Despite the stated goal to allow markets to play a larger role in the Chinese economy following China’s Third Plenum, Chinese citizens are still not entirely free to take capital out of the country, though many are trying to do so illegally. Currently, the cap is set to $50 000/year. The Hong Kong and Shanghai Banking Corporation (HSBC) predicts that the renminbi will be one of the most traded currencies in the world, on par with the euro and the dollar by 2015, but many things still hinder unfettered cross border transactions with the renminbi (RMB).[1]
Despite the $50 000/year investment cap, wealthy Chinese (with over 10 million RMB to their name) still hold 19% of their assets overseas and 44% have plans to emigrate themselves according to the Hurun report.[2]
The fear is that a nationwide liberalization of capital control would trigger a cash exodus from China – as entrepreneurs and officials alike would seek safe havens for their cash abroad. Hot money flows, i.e. money being invested to reap short term profits on interest rate differences in between nations is also a concern for Chinese policy makers. In 1996, plans on making the RMB fully convertible were seriously postponed by the Asian financial crisis and the resulting hot money flows which made Chinese policy makers extremely cautious.
Going abroad

The investment environment in China with its low interest rates and a stock market which continues to underperform provides little incentives for wealthy Chinese seeking to invest their capital, but since outbound capital investments are strictly restricted – investors are forced to move the money out of China via underground banks. These illicit transfers of funds, ranging in the hundreds of billions according to the Wall Street Journal, mainly leaves China via the special administrative region of Hong Kong, which has a much relaxed capital control compared to mainland China. [3]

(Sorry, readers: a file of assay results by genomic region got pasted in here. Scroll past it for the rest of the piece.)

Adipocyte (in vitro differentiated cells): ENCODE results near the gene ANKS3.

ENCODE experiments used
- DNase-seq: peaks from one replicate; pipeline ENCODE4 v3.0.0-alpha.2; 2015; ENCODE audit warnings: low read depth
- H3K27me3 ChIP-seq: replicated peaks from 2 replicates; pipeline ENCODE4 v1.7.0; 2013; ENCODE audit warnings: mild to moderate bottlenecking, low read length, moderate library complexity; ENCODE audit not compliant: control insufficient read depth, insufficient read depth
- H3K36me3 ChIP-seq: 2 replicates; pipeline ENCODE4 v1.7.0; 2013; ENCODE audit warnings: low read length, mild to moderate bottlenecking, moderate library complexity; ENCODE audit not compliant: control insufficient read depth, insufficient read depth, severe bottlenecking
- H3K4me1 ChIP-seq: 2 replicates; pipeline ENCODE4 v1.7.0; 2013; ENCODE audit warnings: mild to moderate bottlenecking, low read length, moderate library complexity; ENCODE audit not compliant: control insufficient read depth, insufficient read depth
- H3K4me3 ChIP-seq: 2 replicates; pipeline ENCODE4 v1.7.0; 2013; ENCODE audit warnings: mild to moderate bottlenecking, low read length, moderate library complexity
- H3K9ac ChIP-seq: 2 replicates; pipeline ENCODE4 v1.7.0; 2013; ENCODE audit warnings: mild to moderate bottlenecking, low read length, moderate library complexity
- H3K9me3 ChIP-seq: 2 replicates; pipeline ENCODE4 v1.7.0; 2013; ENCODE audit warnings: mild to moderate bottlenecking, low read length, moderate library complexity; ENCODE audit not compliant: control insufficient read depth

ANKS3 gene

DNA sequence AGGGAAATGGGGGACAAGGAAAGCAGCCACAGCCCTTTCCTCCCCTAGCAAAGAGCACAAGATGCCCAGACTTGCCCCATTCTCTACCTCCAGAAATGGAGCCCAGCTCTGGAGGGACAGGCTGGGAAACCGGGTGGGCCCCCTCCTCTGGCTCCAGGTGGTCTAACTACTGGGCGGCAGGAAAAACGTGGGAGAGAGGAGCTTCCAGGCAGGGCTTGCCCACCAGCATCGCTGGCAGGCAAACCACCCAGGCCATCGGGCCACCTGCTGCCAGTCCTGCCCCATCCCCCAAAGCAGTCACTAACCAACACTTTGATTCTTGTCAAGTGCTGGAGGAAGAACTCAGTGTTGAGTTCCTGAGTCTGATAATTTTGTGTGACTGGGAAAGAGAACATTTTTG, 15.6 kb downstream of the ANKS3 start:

To alleviate the situation and further open up the currency for legal cross border transactions, special administrative zones are being established, like the Shanghai Pilot Free Trade Zone, spurred by reformist Premiere Li Keqiang. In the special zones, full convertibility of the renminbi is allowed, albeit on a small scale under special circumstances. In a recent publication of financial guidelines by The People's Bank of China (PBOC), more specifics for the Shanghai Pilot Free Trade Zone where detailed in order to further spur the convertibility of the RMB and push forward a market oriented reform of interest rates, in accordance with the new market driven economic directives issued by the central committee of the Communist party after their recent landmark meeting, the Third Plenum. PBOC's document, named "Opinions on Leveraging the Role of Finance in Supporting the Construction of China (Shanghai) Free Trade Zone", stated that residents of the Shanghai PFTZ are allowed to set up "resident free trade accounts" in both domestic and foreign currencies, and allowed for the RMB to be fully convertible under those accounts "when conditions are ripe". The document further outlined a number of financial reforms exclusive within the PFTZ to further facilitate cross border currency flows. [4] 

The Shanghai's Pilot Free Trade Zone, "the hole in China's currency wall", is in effect a the Chinese governments attempt to gradually internationalize the renminbi – in a way which limits potential damage to the economy.[5]
 Currently many more provinces such as Tianjin and Guangdong are seeking permission to establish special trade zones, so they also can reap the benefits of having relaxed cross currency restrictions. If the reforms conducted in the special Zones will be implemented on a nationwide scale – the RMB will in effect become fully convertible, and become a global currency such as the HSBC predicts.